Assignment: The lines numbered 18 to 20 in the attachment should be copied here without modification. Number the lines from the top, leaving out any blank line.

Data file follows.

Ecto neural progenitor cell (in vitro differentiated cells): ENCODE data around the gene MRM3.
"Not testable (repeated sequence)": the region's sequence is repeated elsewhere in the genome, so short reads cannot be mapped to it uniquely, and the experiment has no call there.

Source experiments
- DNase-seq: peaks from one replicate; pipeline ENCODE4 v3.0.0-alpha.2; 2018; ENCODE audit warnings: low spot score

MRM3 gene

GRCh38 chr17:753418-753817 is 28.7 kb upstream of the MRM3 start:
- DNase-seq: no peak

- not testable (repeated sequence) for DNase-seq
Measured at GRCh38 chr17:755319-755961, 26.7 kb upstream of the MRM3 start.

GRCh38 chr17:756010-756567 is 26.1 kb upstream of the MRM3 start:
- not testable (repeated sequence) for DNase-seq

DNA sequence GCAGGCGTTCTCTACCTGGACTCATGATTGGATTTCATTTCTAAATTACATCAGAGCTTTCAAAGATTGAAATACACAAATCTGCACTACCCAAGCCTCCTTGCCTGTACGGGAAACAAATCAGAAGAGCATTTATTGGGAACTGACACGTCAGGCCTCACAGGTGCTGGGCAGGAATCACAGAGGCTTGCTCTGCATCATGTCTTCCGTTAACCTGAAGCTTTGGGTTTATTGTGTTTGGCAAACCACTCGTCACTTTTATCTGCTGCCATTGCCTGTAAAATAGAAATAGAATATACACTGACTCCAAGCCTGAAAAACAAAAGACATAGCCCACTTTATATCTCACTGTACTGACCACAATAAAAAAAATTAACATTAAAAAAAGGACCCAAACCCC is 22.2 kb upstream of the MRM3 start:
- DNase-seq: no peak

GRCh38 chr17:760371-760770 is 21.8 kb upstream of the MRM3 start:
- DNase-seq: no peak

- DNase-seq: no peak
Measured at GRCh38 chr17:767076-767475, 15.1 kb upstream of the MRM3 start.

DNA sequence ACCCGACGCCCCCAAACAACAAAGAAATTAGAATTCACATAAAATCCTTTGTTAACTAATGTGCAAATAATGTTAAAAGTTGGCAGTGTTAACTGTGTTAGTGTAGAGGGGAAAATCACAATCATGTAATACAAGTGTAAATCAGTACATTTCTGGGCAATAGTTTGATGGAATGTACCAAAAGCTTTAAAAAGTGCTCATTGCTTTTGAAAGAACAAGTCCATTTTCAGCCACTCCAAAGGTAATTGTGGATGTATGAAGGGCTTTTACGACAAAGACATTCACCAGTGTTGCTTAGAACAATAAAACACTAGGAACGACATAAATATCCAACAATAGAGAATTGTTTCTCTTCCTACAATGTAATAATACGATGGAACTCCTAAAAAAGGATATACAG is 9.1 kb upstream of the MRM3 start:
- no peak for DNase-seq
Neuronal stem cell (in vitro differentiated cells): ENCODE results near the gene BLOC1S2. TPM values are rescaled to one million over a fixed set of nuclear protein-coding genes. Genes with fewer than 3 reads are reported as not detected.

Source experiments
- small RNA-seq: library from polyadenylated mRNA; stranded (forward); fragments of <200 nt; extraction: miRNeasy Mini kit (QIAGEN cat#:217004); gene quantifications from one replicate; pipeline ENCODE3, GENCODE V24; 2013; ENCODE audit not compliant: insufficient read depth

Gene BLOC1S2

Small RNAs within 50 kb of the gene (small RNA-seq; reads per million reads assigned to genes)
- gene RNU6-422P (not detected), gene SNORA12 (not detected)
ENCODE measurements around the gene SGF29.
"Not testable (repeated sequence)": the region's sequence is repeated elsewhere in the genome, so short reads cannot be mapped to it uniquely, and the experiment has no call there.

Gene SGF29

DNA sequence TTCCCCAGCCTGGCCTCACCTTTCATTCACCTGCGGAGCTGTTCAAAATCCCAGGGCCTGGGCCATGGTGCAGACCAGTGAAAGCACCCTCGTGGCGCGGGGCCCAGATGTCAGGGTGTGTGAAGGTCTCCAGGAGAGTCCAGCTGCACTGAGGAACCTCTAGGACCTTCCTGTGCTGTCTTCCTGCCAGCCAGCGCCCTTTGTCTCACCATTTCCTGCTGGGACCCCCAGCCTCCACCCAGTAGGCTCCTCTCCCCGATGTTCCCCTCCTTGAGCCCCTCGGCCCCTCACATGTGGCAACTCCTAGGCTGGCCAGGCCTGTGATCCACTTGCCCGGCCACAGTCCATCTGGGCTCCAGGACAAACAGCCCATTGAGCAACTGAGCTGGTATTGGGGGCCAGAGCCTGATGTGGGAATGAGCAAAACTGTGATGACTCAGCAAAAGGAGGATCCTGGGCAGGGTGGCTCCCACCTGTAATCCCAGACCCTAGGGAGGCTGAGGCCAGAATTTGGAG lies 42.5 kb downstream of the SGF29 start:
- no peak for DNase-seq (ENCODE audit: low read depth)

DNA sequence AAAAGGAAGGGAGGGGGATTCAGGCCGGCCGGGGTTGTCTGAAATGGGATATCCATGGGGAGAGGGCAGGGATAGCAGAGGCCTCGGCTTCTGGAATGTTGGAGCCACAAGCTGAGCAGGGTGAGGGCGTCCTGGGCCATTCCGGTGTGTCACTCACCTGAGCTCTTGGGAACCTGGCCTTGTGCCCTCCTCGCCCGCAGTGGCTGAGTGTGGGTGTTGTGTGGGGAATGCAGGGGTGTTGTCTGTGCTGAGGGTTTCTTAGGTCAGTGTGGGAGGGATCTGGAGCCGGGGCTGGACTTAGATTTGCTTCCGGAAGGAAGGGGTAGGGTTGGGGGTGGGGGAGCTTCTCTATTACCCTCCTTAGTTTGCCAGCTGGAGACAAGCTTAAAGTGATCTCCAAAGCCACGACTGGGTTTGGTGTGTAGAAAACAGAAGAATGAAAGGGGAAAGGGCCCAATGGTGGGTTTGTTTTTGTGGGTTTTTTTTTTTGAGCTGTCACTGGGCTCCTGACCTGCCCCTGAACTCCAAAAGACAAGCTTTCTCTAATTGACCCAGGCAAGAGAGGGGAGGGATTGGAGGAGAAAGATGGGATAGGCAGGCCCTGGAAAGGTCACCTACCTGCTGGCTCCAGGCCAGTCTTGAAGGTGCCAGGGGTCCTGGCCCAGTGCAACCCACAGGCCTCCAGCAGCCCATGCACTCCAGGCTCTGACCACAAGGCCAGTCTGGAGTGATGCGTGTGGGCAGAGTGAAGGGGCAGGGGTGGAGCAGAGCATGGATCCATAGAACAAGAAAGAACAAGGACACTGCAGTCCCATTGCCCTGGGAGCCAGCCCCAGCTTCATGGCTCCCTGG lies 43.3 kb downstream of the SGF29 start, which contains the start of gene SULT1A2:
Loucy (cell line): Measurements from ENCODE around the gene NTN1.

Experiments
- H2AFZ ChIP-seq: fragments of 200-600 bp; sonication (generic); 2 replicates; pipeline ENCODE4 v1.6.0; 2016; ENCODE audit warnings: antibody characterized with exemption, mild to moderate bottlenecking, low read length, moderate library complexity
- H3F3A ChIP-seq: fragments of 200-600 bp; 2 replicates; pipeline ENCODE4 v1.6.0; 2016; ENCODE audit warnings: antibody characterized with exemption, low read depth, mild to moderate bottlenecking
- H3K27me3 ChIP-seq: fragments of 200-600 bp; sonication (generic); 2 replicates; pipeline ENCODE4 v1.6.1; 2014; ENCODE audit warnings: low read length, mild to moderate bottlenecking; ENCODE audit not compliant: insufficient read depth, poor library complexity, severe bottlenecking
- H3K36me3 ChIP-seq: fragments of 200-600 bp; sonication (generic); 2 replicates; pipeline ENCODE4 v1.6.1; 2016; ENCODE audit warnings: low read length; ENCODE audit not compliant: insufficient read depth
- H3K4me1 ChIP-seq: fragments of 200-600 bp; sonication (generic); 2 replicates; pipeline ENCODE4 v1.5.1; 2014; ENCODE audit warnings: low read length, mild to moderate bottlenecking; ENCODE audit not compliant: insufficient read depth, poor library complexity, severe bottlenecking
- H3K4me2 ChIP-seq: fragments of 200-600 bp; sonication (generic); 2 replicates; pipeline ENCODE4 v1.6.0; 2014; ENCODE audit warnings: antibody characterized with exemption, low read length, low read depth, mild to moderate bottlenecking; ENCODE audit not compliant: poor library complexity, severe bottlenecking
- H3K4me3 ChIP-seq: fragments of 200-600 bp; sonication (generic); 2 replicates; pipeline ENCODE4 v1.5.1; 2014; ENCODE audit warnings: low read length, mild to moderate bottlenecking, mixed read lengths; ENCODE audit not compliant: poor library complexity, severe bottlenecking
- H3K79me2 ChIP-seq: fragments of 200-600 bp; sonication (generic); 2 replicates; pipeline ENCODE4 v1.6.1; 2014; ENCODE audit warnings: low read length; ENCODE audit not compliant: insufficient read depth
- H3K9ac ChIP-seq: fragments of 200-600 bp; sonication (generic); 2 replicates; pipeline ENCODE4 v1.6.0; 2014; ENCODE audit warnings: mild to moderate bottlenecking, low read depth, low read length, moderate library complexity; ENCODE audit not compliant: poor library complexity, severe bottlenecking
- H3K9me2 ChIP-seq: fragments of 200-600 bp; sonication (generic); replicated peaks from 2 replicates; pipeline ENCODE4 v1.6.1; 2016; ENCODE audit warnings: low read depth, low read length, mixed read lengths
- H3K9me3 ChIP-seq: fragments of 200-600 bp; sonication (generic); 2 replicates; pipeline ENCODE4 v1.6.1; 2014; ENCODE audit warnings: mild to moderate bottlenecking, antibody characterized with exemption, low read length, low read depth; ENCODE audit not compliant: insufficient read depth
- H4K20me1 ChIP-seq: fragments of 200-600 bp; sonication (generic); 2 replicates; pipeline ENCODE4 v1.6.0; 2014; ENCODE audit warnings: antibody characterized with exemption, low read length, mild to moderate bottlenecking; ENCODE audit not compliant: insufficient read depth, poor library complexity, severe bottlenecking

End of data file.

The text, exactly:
DNA sequence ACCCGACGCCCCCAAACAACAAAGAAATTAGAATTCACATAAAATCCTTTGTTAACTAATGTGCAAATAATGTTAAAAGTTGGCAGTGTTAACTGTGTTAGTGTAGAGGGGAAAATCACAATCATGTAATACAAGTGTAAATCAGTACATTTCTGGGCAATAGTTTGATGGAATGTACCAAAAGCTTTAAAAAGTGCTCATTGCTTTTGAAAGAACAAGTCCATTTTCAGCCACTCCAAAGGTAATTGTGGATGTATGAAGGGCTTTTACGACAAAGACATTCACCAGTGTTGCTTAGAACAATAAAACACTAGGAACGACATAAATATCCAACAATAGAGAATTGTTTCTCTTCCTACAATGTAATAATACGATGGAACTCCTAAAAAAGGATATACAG is 9.1 kb upstream of the MRM3 start:
- no peak for DNase-seq
Neuronal stem cell (in vitro differentiated cells): ENCODE results near the gene BLOC1S2. TPM values are rescaled to one million over a fixed set of nuclear protein-coding genes. Genes with fewer than 3 reads are reported as not detected.